Apache-Talk @lexa.ru 

Inet-Admins @info.east.ru 

Filmscanners @halftone.co.uk 

Security-alerts @yandex-team.ru 

nginx-ru @sysoev.ru 




      :: Filmscanners
Filmscanners mailing list archive (filmscanners@halftone.co.uk)

[Date Prev][Date Next][Thread Prev][Thread Next][Date Index][Thread Index]

Re: filmscanners: Pixels per inch vs DPI

Actually, I'm blind. I was in despair until I found this photography hobby.
Now it's all that keeps me going...

Seriously, I mean 100 ppi sent to the printer, not a 100 pixel wide image! I
have standards.


OK, the truth is I have very low standards...

Oh, never mind. I shouldn't have said anything :)


on 10/25/01 7:21 PM, Austin Franklin at darkroom@ix.netcom.com wrote:

>>> Austin wrote:
>>>> Why would you want to output at a fixed 300 PPI?
>>> Because that's the requirement of the offset printer which many
>> of my recent
>>> photos are going to.  Aside from that, 300 dpi is as a general
>> rule of thumb
>>> the "best" resolution *most* printers (pc and otherwise) work
>> with.  Some
>> [snip]
>> After working with 4-color Epsons for a few years, I've found that the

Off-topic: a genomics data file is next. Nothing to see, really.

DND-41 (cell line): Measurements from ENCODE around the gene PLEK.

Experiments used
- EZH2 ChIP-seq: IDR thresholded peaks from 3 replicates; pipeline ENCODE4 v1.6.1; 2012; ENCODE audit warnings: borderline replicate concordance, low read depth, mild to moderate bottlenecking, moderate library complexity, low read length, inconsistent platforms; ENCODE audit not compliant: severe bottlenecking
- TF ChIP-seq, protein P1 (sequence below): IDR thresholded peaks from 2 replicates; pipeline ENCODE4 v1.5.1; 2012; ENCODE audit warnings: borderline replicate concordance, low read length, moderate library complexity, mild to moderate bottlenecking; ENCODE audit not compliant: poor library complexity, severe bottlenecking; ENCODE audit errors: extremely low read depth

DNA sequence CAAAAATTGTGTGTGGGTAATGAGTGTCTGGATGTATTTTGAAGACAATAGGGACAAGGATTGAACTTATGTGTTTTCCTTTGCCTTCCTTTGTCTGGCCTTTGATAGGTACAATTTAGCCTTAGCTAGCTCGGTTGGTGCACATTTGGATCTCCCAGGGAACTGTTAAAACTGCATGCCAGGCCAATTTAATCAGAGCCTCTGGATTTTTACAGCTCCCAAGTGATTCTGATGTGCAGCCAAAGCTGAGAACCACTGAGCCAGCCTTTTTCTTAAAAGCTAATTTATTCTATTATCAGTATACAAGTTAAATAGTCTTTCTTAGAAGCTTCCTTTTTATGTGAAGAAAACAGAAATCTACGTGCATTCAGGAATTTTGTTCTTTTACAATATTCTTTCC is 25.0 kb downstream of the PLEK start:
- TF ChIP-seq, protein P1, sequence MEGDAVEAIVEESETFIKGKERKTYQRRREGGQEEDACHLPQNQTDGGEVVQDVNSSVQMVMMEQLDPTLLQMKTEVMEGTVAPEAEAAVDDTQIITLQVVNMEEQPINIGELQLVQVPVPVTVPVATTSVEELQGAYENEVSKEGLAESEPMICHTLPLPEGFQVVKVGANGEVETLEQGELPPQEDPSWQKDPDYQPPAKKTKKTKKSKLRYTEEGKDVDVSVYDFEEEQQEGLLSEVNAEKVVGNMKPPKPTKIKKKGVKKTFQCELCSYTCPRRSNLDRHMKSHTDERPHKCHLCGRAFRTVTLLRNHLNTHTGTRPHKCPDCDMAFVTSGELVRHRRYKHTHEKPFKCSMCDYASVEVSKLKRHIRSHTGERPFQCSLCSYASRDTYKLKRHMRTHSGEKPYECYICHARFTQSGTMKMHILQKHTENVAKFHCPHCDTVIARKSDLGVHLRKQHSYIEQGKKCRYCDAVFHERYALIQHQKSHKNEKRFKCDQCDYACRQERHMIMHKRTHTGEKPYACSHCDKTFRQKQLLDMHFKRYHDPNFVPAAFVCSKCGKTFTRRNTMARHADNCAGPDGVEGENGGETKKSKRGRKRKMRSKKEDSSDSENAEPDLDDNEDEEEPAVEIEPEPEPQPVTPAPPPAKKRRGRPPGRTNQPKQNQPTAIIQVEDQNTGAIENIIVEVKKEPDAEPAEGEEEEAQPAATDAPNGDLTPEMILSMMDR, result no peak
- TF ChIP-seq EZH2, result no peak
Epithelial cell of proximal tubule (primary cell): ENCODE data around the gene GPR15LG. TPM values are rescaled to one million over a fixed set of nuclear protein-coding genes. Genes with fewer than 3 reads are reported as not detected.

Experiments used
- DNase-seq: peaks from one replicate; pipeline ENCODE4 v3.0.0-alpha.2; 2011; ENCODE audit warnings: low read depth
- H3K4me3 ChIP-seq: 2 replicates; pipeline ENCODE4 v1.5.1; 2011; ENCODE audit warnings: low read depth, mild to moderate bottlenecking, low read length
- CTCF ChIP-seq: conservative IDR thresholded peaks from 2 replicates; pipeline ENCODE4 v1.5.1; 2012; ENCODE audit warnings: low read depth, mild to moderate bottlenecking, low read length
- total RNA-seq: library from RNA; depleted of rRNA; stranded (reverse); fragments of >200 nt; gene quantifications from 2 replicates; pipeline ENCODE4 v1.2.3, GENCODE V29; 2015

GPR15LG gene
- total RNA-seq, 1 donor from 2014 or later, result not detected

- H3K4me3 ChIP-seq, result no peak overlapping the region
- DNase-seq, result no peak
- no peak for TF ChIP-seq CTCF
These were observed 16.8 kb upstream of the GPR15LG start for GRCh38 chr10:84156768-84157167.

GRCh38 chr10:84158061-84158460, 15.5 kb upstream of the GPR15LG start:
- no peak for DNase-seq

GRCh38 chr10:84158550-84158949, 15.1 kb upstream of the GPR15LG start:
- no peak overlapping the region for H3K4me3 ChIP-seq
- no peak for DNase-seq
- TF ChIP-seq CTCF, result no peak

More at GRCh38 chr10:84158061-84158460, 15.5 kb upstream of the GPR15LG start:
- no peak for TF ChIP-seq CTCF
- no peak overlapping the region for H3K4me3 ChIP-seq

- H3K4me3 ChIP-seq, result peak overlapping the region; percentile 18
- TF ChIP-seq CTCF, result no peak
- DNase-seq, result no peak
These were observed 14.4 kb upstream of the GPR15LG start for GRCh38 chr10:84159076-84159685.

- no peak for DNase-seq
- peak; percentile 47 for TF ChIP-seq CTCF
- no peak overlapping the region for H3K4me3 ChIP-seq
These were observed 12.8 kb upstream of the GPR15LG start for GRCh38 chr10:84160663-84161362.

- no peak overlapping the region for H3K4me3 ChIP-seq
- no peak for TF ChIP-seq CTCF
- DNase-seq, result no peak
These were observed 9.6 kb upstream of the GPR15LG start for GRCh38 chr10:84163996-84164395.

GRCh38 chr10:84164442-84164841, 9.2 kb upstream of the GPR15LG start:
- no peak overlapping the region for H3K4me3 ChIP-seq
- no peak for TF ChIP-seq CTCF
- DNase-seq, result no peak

>> resolution demands of photographs can be quite low, where as few
>> as 100 ppi
>> as a lower limit can produce nice results.
> You must be talking about very small images, from a very poor negative.
> There is absolutely no chance that I can get a "quality" image at 100 ppi
> from my images, 35mm or 2 1/4.  I really can't imagine every seeing a 100ppi
> output that was "nice"...  Even 180 is too low, except for the largest of
> images I print.  240 is about the minimum acceptable resolution I can send
> to the printer, or image quality degrades quite noticeably.  We obviously
> have different standards is all I can guess.
>> There's a book called "Real World Scanning & Halftones," which explains
>> print dots (spots) in depth.
> Got it, it's a reasonably good book.


Copyright © Lexa Software, 1996-2009.